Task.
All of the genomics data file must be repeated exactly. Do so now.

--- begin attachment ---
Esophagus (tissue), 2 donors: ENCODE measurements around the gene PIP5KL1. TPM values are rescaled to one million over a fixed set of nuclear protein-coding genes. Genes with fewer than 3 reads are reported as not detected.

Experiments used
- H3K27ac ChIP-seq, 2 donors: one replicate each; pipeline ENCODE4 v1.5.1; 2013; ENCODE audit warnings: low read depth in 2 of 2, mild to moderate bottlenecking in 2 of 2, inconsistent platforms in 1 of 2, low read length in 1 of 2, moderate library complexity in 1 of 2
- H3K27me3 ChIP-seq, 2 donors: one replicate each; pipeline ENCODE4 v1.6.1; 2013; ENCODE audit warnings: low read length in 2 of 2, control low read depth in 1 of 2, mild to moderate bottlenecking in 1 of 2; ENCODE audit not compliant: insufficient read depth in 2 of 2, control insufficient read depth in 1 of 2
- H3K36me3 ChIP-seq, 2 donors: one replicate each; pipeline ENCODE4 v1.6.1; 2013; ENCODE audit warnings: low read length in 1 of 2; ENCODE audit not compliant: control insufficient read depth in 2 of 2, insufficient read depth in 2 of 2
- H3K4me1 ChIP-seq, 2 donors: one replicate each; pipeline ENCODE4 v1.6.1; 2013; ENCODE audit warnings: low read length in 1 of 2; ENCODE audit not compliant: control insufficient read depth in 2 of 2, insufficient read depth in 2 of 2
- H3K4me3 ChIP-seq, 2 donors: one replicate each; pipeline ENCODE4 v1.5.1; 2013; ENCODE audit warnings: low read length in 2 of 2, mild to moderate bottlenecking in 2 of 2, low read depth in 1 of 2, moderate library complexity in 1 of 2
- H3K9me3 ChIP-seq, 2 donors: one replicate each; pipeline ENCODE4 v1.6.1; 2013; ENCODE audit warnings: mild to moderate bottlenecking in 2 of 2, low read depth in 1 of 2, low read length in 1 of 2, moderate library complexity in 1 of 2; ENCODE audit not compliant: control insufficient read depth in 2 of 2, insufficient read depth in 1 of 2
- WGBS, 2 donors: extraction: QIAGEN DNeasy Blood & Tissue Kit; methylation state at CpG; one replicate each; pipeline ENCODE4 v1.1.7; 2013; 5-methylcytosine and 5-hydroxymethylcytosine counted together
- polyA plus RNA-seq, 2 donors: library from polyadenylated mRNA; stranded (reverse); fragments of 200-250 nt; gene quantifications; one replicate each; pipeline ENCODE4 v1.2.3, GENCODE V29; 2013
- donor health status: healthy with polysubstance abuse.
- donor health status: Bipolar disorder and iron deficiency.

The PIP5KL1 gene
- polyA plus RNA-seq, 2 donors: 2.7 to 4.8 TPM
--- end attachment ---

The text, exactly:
Esophagus (tissue), 2 donors: ENCODE measurements around the gene PIP5KL1. TPM values are rescaled to one million over a fixed set of nuclear protein-coding genes. Genes with fewer than 3 reads are reported as not detected.

Experiments used
- H3K27ac ChIP-seq, 2 donors: one replicate each; pipeline ENCODE4 v1.5.1; 2013; ENCODE audit warnings: low read depth in 2 of 2, mild to moderate bottlenecking in 2 of 2, inconsistent platforms in 1 of 2, low read length in 1 of 2, moderate library complexity in 1 of 2
- H3K27me3 ChIP-seq, 2 donors: one replicate each; pipeline ENCODE4 v1.6.1; 2013; ENCODE audit warnings: low read length in 2 of 2, control low read depth in 1 of 2, mild to moderate bottlenecking in 1 of 2; ENCODE audit not compliant: insufficient read depth in 2 of 2, control insufficient read depth in 1 of 2
- H3K36me3 ChIP-seq, 2 donors: one replicate each; pipeline ENCODE4 v1.6.1; 2013; ENCODE audit warnings: low read length in 1 of 2; ENCODE audit not compliant: control insufficient read depth in 2 of 2, insufficient read depth in 2 of 2
- H3K4me1 ChIP-seq, 2 donors: one replicate each; pipeline ENCODE4 v1.6.1; 2013; ENCODE audit warnings: low read length in 1 of 2; ENCODE audit not compliant: control insufficient read depth in 2 of 2, insufficient read depth in 2 of 2
- H3K4me3 ChIP-seq, 2 donors: one replicate each; pipeline ENCODE4 v1.5.1; 2013; ENCODE audit warnings: low read length in 2 of 2, mild to moderate bottlenecking in 2 of 2, low read depth in 1 of 2, moderate library complexity in 1 of 2
- H3K9me3 ChIP-seq, 2 donors: one replicate each; pipeline ENCODE4 v1.6.1; 2013; ENCODE audit warnings: mild to moderate bottlenecking in 2 of 2, low read depth in 1 of 2, low read length in 1 of 2, moderate library complexity in 1 of 2; ENCODE audit not compliant: control insufficient read depth in 2 of 2, insufficient read depth in 1 of 2
- WGBS, 2 donors: extraction: QIAGEN DNeasy Blood & Tissue Kit; methylation state at CpG; one replicate each; pipeline ENCODE4 v1.1.7; 2013; 5-methylcytosine and 5-hydroxymethylcytosine counted together
- polyA plus RNA-seq, 2 donors: library from polyadenylated mRNA; stranded (reverse); fragments of 200-250 nt; gene quantifications; one replicate each; pipeline ENCODE4 v1.2.3, GENCODE V29; 2013
- donor health status: healthy with polysubstance abuse.
- donor health status: Bipolar disorder and iron deficiency.

The PIP5KL1 gene
- polyA plus RNA-seq, 2 donors: 2.7 to 4.8 TPM